Poetic and Symbolic Interpretation.

CCM tends to interpret the Bible in nonliteral ways that bring out the metaphorical meaning for present-day audiences. The meaning of the Bible is understood to be transcendent, not limited to application within original, historic contexts. For example, miracle stories are treated not as historical reports of remarkable events that happened a long time ago but as symbolic illustrations of what can be accomplished through faith today.

An example may be found in the song “Walk on Water” (1996) by Audio Adrenaline. The verses tell the biblical story from Matthew 14:22–33, focusing on Peter’s attempt to walk on water at the bidding of Jesus. The chorus, however, offers a contemporary application: “If I keep my eyes on Jesus, I can walk on water!”

This song serves to illustrate the point regarding empathy made previously. The effectiveness of the song depends on the listener thinking, “I am Peter—this is really a story about me.” But the song also illustrates the manner in which CCM frequently takes a poetic, nonliteral approach to the Bible. It seems unlikely that Audio Adrenaline or their fans believed that they might literally see Jesus some day when they were near a body of water and that, if they only kept looking at him, they would literally be able to walk across that body of water to him.

This manner of finding meaning in texts is extremely common in CCM. At a 1972 Christian rock festival, Johnny Cash openly embraced the new CCM music with a song called “I See Men as Trees Walking.” Based on Mark 8:22–26, the song treated the phenomenon of receiving one’s sight in stages as a metaphor for progressive enlightenment. Likewise, the 1995 song “Flood” by Jars of Clay treated the deluge at the time of Noah as a metaphor for feeling overwhelmed by things that one cannot control.

In both of the instances just cited, the artist did not treat the biblical event simply as something that happened in history but as a phenomenon that might happen to people today: “Jesus, I would like to see …”; “If I can’t swim after 40 days …” But, of course, Cash was not literally blind, nor were the members of Jars of Clay literally drowning. Lest this point seem too obvious or pedantic, we should note that CCM has traditionally found its largest audience among conservative evangelical Christians who reject interpretations of the Bible that regard miracle stories as purely symbolic or nonhistorical narratives.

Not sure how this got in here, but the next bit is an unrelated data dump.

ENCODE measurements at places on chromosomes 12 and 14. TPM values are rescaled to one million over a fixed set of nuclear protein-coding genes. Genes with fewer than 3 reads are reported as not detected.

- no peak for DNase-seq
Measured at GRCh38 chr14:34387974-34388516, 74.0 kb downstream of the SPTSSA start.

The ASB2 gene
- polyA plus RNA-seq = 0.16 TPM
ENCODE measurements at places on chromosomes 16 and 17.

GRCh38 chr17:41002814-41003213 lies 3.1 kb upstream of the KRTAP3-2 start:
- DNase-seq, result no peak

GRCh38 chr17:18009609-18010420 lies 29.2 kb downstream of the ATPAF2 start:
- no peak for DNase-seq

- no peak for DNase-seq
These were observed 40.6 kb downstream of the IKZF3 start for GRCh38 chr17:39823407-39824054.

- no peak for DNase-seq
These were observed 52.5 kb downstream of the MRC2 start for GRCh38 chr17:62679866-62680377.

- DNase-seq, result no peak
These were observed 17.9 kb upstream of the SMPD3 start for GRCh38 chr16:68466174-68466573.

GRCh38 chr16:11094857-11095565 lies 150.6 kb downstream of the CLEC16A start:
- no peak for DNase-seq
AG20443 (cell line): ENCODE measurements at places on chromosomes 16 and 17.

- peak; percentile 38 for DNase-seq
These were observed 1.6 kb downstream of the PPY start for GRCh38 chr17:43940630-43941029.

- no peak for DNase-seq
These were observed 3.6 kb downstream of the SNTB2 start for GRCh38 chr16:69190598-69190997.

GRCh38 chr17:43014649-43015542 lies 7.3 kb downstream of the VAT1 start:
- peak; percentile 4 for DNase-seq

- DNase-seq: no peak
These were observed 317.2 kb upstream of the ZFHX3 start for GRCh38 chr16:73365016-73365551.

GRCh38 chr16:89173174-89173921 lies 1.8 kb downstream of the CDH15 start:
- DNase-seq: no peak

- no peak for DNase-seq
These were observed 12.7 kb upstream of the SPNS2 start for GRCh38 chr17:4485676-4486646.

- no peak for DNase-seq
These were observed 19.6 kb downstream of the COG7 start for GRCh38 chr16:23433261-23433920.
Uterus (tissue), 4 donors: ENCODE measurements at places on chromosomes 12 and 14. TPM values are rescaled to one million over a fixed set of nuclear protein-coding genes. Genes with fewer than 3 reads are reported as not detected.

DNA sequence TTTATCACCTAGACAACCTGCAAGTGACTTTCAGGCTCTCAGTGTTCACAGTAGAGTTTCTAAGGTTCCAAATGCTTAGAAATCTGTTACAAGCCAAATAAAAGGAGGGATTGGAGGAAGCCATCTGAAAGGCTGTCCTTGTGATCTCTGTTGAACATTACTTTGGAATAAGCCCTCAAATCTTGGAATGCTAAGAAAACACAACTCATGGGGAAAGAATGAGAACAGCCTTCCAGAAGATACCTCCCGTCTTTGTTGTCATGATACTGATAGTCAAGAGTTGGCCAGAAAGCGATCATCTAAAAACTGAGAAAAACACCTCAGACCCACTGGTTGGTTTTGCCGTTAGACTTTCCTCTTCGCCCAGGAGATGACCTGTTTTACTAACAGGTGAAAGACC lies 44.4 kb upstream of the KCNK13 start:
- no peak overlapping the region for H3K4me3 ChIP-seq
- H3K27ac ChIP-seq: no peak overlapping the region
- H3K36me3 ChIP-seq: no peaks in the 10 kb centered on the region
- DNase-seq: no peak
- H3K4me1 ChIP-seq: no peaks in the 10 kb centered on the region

In the 1940s Rudolf Bultmann taught that biblical stories like Jesus walking on water or healing the blind were to be regarded as “myths.” In the 2000s, scholars like Marcus J. Borg and John Dominic Crossan called these stories “parables about Jesus.” In either case, the assignation of genre (myth or parable) might be questionable, but the essential point was that the stories were literary creations intended to convey symbolic, spiritual truth for the present rather than literal, historical truth about the past. These scholars rarely gained a hearing among fans or performers of CCM; still, the interpretations accorded biblical stories in CCM songs often correspond closely to the interpretations provided by scholars like Bultmann, Borg, and Crossan.

An essential difference is that CCM treats the accounts as metaphorical in application rather than in substance. There is no reason to suspect that fans or performers of CCM songs question the literal historicity of biblical miracle stories; still, the point of those stories is not that these things happened but that they convey metaphorically what God continues to do for people today. Historicity is not denied; it is simply ignored.

In 1973 Andraé Crouch recorded a song insisting that the story of Jesus is “not just a story but reality” (“It’s Not Just a Story”). But songs that insist upon historicity of biblical stories have been rare. The most common songs of this sort would be ones that denounce the theory of evolution, presumably because the biblical creation narratives are to be read literally. So Geoff Moore ridiculed college professors who tell students, “your uncle was a monkey” (“Evolution,” 1993).

In general, however, songs that insist on historicity are hard to find, and, indeed, songs that depend upon historicity are almost as rare. This probably stems from the genre of poetry, which relies more upon metaphor than upon logic for effectiveness and which is generally better at evoking emotional responses than at convincing people of facts. So, somewhat surprisingly, the use of the Bible in CCM songs rarely depends upon a conservative, evangelical, or literal interpretation of scripture. More often it uses scripture in poetic, transcendent, and symbolic ways that are associated with more liberal expressions of Christianity.



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Mark Allan Powell